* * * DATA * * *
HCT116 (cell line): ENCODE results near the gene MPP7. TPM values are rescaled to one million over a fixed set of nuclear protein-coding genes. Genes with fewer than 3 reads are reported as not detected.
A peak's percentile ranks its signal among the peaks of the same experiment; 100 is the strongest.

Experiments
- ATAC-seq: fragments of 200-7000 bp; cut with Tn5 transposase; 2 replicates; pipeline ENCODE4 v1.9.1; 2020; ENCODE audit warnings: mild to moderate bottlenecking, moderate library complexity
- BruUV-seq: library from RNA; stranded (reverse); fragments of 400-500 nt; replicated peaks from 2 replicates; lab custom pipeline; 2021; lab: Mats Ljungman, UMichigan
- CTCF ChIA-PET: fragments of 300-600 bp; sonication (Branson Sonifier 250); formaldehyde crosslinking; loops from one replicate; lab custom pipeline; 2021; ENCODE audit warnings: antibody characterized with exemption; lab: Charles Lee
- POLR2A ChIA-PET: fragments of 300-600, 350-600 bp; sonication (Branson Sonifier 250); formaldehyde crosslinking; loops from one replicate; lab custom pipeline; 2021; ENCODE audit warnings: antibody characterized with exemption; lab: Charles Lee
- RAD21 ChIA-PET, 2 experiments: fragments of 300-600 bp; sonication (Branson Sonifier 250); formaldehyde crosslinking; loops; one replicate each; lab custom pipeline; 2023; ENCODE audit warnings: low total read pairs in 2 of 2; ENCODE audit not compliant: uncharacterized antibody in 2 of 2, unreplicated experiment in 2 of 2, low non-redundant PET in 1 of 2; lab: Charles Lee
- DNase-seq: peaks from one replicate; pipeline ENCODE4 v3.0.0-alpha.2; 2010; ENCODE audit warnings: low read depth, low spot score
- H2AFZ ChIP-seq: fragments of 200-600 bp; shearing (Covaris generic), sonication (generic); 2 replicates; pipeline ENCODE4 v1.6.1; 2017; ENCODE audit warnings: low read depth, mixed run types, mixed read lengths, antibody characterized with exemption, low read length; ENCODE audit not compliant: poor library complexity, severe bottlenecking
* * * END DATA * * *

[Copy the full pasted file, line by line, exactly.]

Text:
HCT116 (cell line): ENCODE results near the gene MPP7. TPM values are rescaled to one million over a fixed set of nuclear protein-coding genes. Genes with fewer than 3 reads are reported as not detected.
A peak's percentile ranks its signal among the peaks of the same experiment; 100 is the strongest.

Experiments
- ATAC-seq: fragments of 200-7000 bp; cut with Tn5 transposase; 2 replicates; pipeline ENCODE4 v1.9.1; 2020; ENCODE audit warnings: mild to moderate bottlenecking, moderate library complexity
- BruUV-seq: library from RNA; stranded (reverse); fragments of 400-500 nt; replicated peaks from 2 replicates; lab custom pipeline; 2021; lab: Mats Ljungman, UMichigan
- CTCF ChIA-PET: fragments of 300-600 bp; sonication (Branson Sonifier 250); formaldehyde crosslinking; loops from one replicate; lab custom pipeline; 2021; ENCODE audit warnings: antibody characterized with exemption; lab: Charles Lee
- POLR2A ChIA-PET: fragments of 300-600, 350-600 bp; sonication (Branson Sonifier 250); formaldehyde crosslinking; loops from one replicate; lab custom pipeline; 2021; ENCODE audit warnings: antibody characterized with exemption; lab: Charles Lee
- RAD21 ChIA-PET, 2 experiments: fragments of 300-600 bp; sonication (Branson Sonifier 250); formaldehyde crosslinking; loops; one replicate each; lab custom pipeline; 2023; ENCODE audit warnings: low total read pairs in 2 of 2; ENCODE audit not compliant: uncharacterized antibody in 2 of 2, unreplicated experiment in 2 of 2, low non-redundant PET in 1 of 2; lab: Charles Lee
- DNase-seq: peaks from one replicate; pipeline ENCODE4 v3.0.0-alpha.2; 2010; ENCODE audit warnings: low read depth, low spot score
- H2AFZ ChIP-seq: fragments of 200-600 bp; shearing (Covaris generic), sonication (generic); 2 replicates; pipeline ENCODE4 v1.6.1; 2017; ENCODE audit warnings: low read depth, mixed run types, mixed read lengths, antibody characterized with exemption, low read length; ENCODE audit not compliant: poor library complexity, severe bottlenecking